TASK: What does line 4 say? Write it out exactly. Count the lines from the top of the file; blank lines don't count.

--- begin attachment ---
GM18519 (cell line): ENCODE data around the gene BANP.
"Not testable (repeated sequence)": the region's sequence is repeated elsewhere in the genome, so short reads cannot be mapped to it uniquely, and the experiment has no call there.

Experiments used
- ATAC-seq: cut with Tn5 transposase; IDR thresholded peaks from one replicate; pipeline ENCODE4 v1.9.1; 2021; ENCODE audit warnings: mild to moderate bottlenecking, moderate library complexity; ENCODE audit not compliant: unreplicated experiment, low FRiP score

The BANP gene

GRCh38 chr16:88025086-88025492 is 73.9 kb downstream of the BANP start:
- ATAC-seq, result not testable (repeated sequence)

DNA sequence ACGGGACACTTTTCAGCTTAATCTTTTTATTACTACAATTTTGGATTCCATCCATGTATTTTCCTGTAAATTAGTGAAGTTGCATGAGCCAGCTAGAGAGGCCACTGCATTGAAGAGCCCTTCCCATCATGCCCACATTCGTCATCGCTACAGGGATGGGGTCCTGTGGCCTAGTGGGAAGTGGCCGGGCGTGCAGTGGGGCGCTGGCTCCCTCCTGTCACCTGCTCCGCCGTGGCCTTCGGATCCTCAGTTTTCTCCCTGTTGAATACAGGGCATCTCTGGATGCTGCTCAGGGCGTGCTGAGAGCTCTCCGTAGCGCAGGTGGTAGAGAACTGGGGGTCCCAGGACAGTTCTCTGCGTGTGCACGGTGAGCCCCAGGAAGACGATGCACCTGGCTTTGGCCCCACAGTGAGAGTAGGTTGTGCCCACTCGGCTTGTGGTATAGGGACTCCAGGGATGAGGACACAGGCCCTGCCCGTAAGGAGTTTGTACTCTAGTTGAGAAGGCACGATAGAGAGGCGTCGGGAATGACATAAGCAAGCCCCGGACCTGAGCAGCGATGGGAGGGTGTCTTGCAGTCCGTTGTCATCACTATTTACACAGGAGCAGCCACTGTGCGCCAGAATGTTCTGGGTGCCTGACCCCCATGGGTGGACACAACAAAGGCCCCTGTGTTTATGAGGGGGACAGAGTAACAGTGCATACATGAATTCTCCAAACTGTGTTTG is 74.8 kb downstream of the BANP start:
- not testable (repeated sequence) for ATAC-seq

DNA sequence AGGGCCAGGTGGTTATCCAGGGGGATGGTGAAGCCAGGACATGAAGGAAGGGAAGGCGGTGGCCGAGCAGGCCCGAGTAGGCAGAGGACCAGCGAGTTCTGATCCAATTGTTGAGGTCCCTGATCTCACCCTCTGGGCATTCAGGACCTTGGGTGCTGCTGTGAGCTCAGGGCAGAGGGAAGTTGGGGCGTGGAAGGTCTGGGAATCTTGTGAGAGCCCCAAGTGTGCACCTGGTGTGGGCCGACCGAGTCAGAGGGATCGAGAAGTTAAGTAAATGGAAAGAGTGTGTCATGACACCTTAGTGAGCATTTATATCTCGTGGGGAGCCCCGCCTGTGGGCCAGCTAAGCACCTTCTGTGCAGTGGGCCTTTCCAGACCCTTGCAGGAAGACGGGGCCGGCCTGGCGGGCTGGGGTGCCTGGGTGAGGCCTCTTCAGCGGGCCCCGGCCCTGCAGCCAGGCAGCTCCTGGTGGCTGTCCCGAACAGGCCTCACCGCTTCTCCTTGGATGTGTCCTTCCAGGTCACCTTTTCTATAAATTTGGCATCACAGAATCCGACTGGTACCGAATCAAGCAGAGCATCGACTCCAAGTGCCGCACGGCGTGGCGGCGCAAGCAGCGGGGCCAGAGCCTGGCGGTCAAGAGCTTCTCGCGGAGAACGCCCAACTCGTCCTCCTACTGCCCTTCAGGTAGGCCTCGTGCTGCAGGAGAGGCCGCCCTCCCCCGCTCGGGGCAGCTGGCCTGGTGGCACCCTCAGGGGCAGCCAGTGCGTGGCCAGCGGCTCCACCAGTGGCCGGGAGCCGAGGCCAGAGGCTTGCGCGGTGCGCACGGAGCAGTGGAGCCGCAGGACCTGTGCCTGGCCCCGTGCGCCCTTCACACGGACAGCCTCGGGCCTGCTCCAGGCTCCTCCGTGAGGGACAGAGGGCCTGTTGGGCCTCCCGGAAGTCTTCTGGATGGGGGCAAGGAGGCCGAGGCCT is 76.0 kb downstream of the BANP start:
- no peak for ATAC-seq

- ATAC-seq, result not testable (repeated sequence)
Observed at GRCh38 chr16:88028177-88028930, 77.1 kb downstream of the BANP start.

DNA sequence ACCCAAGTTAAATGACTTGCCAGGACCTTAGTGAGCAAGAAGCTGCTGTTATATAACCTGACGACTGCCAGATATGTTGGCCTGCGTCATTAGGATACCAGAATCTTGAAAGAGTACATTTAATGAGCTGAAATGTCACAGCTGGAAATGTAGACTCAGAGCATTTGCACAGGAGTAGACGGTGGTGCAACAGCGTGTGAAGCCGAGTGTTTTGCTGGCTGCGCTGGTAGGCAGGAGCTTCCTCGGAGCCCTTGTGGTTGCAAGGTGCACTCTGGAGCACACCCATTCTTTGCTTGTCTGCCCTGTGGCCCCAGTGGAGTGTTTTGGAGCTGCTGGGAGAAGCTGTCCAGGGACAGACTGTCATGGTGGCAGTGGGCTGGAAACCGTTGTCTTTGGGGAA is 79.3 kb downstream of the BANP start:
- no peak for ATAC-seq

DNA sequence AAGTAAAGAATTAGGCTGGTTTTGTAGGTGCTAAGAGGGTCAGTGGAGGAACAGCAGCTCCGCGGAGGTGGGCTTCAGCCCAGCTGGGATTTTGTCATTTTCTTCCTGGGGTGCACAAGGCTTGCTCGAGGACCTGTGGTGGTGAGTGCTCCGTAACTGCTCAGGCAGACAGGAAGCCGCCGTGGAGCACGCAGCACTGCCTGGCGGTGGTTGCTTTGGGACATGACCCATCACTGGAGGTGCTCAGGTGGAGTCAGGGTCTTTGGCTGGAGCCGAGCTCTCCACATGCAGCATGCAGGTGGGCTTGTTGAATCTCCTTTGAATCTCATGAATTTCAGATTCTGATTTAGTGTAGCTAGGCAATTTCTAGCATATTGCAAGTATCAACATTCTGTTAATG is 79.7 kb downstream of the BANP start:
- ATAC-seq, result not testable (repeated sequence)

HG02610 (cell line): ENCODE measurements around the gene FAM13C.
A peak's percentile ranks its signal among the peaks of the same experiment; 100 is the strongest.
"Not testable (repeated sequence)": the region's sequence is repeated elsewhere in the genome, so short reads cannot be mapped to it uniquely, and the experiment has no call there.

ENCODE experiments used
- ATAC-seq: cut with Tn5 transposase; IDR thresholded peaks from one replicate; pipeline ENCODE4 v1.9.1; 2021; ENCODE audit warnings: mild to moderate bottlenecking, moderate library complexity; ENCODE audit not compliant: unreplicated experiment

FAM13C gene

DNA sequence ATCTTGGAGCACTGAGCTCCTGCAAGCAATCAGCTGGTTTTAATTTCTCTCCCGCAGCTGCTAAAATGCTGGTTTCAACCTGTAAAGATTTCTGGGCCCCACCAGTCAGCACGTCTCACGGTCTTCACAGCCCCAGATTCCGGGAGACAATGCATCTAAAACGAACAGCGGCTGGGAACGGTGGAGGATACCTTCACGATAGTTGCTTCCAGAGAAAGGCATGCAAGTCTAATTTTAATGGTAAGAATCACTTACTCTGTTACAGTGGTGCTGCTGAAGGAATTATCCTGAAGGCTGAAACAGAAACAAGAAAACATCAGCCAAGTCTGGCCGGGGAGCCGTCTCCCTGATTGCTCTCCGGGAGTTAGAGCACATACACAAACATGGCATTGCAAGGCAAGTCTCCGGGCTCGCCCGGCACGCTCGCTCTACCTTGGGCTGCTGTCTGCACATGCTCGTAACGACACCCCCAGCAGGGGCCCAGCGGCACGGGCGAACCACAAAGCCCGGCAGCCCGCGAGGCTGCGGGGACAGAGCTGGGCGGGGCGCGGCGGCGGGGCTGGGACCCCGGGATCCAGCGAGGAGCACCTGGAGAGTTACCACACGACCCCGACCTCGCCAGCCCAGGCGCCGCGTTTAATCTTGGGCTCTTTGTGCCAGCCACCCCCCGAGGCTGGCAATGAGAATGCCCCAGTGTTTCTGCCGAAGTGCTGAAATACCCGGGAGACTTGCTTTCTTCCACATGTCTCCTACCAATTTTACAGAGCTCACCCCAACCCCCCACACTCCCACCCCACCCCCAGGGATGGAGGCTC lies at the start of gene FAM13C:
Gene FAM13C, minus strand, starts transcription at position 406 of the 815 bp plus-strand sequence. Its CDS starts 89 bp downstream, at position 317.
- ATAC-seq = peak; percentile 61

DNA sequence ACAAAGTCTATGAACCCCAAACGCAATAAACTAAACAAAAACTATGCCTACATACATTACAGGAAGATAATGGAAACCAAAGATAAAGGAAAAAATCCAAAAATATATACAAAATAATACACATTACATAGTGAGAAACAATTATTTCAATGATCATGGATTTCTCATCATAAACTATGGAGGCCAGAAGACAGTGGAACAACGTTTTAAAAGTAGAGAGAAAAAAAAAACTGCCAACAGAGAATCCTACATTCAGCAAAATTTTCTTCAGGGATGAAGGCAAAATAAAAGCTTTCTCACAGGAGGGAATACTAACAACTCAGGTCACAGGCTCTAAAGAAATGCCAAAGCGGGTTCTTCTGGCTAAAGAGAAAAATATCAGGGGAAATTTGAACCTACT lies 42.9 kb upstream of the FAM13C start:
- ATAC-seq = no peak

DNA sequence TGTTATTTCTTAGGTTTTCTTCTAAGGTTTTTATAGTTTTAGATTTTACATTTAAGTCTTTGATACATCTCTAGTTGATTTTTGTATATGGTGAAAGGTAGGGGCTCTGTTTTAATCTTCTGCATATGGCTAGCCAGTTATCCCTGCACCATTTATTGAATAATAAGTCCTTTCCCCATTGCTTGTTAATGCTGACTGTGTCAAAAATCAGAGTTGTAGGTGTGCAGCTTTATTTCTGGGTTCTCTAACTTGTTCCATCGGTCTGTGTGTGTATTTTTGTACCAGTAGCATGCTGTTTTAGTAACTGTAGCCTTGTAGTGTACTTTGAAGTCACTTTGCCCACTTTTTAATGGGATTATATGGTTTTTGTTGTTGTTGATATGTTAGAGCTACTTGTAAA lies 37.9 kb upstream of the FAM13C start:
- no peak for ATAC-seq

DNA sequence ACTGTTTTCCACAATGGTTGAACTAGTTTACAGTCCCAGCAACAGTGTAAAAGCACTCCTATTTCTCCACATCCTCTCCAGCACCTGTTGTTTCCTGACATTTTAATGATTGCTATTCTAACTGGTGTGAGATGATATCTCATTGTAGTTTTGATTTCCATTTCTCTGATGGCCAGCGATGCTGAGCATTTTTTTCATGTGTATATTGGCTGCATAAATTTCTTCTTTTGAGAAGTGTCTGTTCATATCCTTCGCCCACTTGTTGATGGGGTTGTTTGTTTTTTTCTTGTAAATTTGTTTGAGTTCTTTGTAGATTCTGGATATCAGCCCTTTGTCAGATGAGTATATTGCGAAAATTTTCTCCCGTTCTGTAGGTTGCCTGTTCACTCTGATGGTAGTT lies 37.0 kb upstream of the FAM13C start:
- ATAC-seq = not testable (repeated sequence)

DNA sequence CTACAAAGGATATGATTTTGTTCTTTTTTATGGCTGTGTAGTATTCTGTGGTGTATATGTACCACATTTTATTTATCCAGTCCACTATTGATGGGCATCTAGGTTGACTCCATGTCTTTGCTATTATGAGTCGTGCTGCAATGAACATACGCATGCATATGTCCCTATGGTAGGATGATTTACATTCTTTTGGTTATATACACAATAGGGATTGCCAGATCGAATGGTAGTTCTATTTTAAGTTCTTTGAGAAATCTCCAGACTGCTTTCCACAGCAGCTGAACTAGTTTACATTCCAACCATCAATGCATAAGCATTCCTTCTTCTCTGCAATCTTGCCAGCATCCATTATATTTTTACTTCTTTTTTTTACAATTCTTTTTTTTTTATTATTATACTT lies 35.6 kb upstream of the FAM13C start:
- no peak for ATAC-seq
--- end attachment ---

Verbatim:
- ATAC-seq: cut with Tn5 transposase; IDR thresholded peaks from one replicate; pipeline ENCODE4 v1.9.1; 2021; ENCODE audit warnings: mild to moderate bottlenecking, moderate library complexity; ENCODE audit not compliant: unreplicated experiment, low FRiP score